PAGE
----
A Word from the President: A Year in Review


At our annual meeting this May, we had an opportunity to put the preceding year in perspective. Our chapter accomplished a great deal in the last year. We’ve successfully obtained a grant to improve pediatric services for children in foster care and another to improve pediatric care through telemedicine and social media. We’ve achieved our largest membership ever now with close to 1,000 members. We’ve completely redesigned our web site to enhance our communications with our members as well as provide them better access to resources and news. In addition, we now offer a menu of discounted MOC 4 activities for maintenance of board certification. Finally, we have had real success with our advocacy for children.

Our highest priorities in advocacy included children’s access to care. This March our state’s health insurance exchange proposal was signed into law. As part of the goal of increasing access to care, we led efforts to instruct pediatricians across the state to sign up in time to make retroactive for the year increased primary care reimbursement increases under Medicaid. Our efforts to expand mental health services were made manifest in the Health and Human Services omnibus budget bill, the first bill to increase spending in the last six years; it specifically includes expanded services for mental health, chemical dependency, maternal depression, suicide prevention, and autism spectrum disorders therapy.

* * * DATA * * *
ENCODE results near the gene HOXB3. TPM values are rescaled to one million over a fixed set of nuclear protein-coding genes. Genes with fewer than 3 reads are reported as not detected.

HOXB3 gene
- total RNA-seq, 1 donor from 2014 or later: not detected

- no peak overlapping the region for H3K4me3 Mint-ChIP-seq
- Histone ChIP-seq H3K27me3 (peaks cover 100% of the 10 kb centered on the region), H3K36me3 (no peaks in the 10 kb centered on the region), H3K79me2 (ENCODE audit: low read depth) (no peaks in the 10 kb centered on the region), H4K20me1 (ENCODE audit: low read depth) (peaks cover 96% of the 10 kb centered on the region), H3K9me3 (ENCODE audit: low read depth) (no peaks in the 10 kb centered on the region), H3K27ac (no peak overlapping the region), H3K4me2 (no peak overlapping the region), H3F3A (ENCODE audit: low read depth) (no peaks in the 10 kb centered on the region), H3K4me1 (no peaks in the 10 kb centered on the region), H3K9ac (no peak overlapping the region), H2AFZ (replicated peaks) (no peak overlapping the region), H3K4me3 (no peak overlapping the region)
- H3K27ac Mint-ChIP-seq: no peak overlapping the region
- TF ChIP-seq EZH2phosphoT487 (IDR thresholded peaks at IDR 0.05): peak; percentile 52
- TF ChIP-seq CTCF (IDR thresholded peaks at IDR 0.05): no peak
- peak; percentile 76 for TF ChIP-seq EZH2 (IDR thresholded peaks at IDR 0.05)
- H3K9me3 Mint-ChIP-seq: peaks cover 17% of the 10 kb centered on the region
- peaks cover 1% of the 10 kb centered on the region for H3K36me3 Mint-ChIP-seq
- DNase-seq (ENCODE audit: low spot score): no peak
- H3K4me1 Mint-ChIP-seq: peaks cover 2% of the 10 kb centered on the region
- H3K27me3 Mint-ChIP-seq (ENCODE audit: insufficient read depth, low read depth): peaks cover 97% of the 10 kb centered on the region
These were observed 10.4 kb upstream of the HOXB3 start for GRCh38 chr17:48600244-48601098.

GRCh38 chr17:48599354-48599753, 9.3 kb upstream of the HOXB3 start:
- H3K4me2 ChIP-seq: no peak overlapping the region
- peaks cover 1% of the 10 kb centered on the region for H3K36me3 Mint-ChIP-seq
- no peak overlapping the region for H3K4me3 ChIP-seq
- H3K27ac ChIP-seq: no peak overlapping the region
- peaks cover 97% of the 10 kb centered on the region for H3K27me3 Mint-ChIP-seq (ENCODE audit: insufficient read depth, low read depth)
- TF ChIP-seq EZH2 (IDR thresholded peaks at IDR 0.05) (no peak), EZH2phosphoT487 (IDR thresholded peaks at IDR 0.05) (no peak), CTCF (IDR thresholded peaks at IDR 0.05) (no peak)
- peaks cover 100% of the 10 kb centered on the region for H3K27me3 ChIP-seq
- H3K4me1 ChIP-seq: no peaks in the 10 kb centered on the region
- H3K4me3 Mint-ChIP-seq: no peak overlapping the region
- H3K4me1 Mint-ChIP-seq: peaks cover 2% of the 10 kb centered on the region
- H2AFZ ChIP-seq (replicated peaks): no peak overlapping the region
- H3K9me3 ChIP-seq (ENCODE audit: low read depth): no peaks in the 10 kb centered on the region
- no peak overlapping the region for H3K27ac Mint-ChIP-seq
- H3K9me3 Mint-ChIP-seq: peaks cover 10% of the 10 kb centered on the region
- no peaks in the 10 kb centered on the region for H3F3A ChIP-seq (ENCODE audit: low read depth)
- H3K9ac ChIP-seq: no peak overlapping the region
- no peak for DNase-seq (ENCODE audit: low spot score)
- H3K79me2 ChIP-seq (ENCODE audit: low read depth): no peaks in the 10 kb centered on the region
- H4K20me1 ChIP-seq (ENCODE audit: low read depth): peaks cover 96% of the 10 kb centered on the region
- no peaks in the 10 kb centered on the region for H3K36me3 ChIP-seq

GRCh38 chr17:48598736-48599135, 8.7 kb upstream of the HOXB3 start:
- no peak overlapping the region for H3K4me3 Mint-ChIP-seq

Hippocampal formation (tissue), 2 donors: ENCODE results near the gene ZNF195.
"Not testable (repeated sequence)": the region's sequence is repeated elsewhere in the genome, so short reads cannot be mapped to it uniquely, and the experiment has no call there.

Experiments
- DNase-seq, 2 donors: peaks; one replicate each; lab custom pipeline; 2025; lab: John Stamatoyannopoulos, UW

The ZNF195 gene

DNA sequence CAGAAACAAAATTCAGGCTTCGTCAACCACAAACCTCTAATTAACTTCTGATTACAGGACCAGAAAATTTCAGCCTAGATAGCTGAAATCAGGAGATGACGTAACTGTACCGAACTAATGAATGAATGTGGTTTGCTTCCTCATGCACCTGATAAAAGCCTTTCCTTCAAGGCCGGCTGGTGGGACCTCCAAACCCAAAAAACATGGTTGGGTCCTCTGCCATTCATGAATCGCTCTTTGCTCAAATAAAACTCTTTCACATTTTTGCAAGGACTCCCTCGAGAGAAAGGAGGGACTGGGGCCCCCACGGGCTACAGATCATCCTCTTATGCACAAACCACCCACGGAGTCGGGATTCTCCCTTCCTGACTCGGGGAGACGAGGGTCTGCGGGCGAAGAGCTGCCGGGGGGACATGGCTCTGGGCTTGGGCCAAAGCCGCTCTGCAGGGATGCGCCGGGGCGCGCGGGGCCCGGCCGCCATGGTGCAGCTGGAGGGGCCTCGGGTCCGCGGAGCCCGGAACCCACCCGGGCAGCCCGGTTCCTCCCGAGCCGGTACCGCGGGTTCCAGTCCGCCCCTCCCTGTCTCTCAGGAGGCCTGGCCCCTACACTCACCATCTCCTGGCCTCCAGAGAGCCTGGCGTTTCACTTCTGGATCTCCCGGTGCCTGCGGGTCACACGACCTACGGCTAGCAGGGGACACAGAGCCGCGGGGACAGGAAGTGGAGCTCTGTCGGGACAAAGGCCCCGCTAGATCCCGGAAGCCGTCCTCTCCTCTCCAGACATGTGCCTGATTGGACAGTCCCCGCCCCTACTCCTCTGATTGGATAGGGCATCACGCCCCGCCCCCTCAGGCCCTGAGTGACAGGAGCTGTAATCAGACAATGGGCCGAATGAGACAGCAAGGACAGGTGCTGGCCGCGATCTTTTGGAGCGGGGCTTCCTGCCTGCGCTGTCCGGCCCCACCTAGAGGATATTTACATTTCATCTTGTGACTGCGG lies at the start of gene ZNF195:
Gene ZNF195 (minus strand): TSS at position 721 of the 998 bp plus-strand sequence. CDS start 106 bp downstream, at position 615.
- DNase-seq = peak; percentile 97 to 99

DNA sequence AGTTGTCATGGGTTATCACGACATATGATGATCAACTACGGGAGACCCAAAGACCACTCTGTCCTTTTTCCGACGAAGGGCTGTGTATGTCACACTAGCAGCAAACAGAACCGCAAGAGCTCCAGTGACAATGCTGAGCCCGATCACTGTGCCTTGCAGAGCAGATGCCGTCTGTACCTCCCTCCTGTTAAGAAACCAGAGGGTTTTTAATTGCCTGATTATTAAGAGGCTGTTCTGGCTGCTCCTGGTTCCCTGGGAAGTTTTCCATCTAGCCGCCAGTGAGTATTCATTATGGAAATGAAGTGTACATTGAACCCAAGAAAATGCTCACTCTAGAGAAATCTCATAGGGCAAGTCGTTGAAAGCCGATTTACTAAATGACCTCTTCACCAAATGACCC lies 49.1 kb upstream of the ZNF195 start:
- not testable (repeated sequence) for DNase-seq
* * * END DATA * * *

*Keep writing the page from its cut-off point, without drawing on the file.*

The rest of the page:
A second major priority was early brain development, and here we succeeded not only with the omnibus budget bill but also with the Minneminds financing package as part of the E-12 (early education through grade 12) bill, which dramatically expands scholarships to allow low income families access to quality education programs.

But two of our highest priorities for the year in advocacy did not fare as well.

While the Critical Congenital Heart Disease Testing Requirement did pass and was included in the omnibus bill, we were not successful in moving forward with legislation to prevent the destruction neither of the blood samples used to diagnose metabolic conditions in newborns nor of the actual documents of the results of the newborn screening. We are not giving up, however. We are already planning meetings with key allies to address this issue at the legislature again next year.

Similarly, the anti-bullying legislation that we pursued never made it out of committee. The proposal would require school districts to implement robust anti-bullying and anti-harassment policies to protect students, provide training to staff, and establish reporting protocols. It may have been killed in a legislative committee this year but we will be back next year.

Even as I write this, I am preparing to testify at an administrative hearing in the morning to fight for the updating of our state’s school and daycare rules. Given the tenor of the public comments from the anti-vaccinationists, we will be struggling to be heard and understood. But fighting for the health of our state’s children is always worth the effort, and no one ever told us it would be easy.

Annual Sponsors

Children's Minnesota
Gillette Children's
Hennepin Healthcare
University of Minnesota Health
Essentia Health
Mayo Clinic
Shriners Healthcare for Children-Twin Cities